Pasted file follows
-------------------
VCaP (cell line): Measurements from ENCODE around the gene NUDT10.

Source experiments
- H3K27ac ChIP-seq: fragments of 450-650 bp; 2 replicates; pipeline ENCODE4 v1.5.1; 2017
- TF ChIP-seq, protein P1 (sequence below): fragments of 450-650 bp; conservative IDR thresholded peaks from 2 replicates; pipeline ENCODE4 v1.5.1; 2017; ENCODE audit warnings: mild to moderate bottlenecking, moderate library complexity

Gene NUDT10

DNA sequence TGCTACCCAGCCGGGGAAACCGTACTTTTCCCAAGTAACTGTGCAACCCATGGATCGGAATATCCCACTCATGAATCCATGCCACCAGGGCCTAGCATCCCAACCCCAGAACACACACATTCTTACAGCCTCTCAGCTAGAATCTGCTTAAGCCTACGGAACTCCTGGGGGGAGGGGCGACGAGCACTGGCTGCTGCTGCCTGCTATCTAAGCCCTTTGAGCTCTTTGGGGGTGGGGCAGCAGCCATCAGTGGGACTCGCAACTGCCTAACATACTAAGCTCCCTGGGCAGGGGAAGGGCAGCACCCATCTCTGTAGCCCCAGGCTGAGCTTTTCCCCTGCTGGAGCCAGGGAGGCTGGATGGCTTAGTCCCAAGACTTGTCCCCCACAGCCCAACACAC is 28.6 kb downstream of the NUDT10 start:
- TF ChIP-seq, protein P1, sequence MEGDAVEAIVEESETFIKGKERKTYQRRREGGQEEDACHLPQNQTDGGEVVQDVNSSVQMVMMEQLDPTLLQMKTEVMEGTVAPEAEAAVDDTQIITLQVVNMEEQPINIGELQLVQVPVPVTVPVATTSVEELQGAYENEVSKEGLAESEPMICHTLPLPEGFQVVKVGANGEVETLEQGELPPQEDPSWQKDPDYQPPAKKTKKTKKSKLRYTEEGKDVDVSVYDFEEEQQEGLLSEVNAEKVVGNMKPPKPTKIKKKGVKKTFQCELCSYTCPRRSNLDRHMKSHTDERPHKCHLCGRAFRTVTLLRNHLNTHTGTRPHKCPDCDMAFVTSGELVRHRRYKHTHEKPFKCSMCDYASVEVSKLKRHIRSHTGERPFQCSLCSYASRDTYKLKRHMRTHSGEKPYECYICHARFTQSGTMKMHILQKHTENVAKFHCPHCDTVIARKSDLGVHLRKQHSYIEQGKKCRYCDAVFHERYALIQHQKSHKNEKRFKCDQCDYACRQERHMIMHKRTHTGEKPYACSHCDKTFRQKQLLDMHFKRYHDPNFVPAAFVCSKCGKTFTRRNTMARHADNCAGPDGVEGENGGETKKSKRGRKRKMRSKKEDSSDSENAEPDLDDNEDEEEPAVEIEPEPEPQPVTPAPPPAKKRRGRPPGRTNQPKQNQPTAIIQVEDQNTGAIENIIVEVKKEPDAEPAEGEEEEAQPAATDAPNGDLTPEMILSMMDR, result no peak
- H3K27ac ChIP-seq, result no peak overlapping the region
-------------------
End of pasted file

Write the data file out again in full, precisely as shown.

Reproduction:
VCaP (cell line): Measurements from ENCODE around the gene NUDT10.

Source experiments
- H3K27ac ChIP-seq: fragments of 450-650 bp; 2 replicates; pipeline ENCODE4 v1.5.1; 2017
- TF ChIP-seq, protein P1 (sequence below): fragments of 450-650 bp; conservative IDR thresholded peaks from 2 replicates; pipeline ENCODE4 v1.5.1; 2017; ENCODE audit warnings: mild to moderate bottlenecking, moderate library complexity

Gene NUDT10

DNA sequence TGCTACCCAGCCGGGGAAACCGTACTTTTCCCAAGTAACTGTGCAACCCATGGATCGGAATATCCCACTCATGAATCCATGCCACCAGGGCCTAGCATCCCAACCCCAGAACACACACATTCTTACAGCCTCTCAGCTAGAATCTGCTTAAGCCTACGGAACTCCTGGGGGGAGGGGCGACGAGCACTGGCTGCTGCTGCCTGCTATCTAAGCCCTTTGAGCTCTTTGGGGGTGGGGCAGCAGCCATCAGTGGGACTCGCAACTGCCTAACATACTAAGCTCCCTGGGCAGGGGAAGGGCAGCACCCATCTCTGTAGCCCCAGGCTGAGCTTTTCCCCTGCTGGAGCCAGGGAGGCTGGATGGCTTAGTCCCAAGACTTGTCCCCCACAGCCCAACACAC is 28.6 kb downstream of the NUDT10 start:
- TF ChIP-seq, protein P1, sequence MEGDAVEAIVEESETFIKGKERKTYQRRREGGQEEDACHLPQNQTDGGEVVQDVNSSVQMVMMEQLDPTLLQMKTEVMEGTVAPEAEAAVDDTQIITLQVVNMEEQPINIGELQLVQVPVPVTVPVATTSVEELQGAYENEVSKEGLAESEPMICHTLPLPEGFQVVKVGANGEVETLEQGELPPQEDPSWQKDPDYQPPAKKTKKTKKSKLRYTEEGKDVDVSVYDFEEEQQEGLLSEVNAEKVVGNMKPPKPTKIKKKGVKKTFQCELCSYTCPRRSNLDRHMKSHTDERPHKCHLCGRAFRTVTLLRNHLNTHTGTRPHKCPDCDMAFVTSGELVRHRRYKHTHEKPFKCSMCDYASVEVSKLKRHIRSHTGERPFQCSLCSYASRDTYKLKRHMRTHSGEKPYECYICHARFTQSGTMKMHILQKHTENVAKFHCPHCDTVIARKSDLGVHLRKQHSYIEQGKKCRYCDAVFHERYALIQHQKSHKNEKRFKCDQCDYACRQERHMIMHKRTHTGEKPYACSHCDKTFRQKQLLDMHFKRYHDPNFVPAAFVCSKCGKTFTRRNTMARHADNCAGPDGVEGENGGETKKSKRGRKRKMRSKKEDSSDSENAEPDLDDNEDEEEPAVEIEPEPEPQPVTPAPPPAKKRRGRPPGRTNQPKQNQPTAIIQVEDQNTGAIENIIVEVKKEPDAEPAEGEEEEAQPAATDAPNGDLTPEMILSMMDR, result no peak
- H3K27ac ChIP-seq, result no peak overlapping the region